What’s coming next? Hard to say. A lot of my apps—travel apps in particular, for some reason—are soaked in orange, and this might be some long-buried part of the national psyche resurfacing. After all, the most influential color combination of the previous century might have been from the 1930s. Lurid orange and blue, or its variant, orange and turquoise. These were the colors of the World’s Fair of 1939.
That might have been a death sentence for a color combo, since the futuristic optimism of the Fair curdled fast in the heat of World War II. But they were also the hues of two emissaries of nationwide culture: Howard Johnson’s and Rexall Drug. The latter would put up signs in towns across the nation, and they lasted a very long time. When I moved into my Minneapolis neighborhood in the mid ’90s, there was a corner drugstore that still had the classic livery.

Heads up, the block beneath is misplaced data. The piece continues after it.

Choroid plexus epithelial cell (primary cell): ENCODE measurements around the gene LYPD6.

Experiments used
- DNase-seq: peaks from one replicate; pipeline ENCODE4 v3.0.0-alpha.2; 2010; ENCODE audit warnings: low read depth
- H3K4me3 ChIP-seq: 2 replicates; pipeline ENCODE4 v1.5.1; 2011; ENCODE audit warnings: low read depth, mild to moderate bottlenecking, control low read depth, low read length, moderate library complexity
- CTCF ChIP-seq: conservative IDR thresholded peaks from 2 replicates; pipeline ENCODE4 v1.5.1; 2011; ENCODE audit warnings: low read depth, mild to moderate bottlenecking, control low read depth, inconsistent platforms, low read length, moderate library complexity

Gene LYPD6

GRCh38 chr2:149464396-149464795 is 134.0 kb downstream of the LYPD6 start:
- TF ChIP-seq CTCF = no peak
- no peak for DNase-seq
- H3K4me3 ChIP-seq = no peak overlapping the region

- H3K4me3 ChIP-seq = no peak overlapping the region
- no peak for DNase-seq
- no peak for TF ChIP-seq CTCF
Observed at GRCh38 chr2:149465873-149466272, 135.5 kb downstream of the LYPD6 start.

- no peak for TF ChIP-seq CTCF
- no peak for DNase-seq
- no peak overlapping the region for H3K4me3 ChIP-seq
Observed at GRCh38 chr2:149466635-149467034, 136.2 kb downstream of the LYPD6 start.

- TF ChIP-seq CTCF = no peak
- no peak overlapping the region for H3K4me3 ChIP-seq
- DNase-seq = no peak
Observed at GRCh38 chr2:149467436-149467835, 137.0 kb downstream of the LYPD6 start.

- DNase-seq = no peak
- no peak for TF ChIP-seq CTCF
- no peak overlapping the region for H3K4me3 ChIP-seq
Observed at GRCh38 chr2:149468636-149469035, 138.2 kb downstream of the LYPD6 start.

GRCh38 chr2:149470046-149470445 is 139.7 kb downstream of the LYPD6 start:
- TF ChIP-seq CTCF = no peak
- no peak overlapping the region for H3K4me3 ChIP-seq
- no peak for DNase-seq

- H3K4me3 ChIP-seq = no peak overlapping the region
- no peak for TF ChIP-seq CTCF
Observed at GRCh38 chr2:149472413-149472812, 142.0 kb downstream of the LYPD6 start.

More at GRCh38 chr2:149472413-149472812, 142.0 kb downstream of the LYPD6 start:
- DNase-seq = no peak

HoJo built restaurants and motels that lined the new highways and connected the color combo with the new era of mobility, car culture and space-age ahistorical American exceptionalism. No other culture could come up with these structures, with their fantastic pointy lobby buildings with orange roofs and spindly turquoise weathervanes, marrying modernity and tradition in a promise of ice cream and a clean bed.
It’s a distinctive pair, but it’s a bit much. No one wants an orange coffin with a turquoise lining. But a harvest gold box with an avocado interior? More apt, perhaps. As noted before, those notes of an autumn sunset might have been popular in the ’70s because they rhymed with the national mood of resignation and decline, and that’s why they found their way into kitchens across America.
Or, because Mom liked them because they were new and different. Nothing more to it than that. Good times or glum, it’s always America, and new and different is baked in our DNA. When in the course of human events it becomes necessary to redo the shelf paper, it’s the fresh hue that sells.
Your kids will probably hate it for a while. But when it comes around again, they might feel different. I’m not saying I love harvest gold and avocado. I am saying that I understand it. And I miss it a little, too.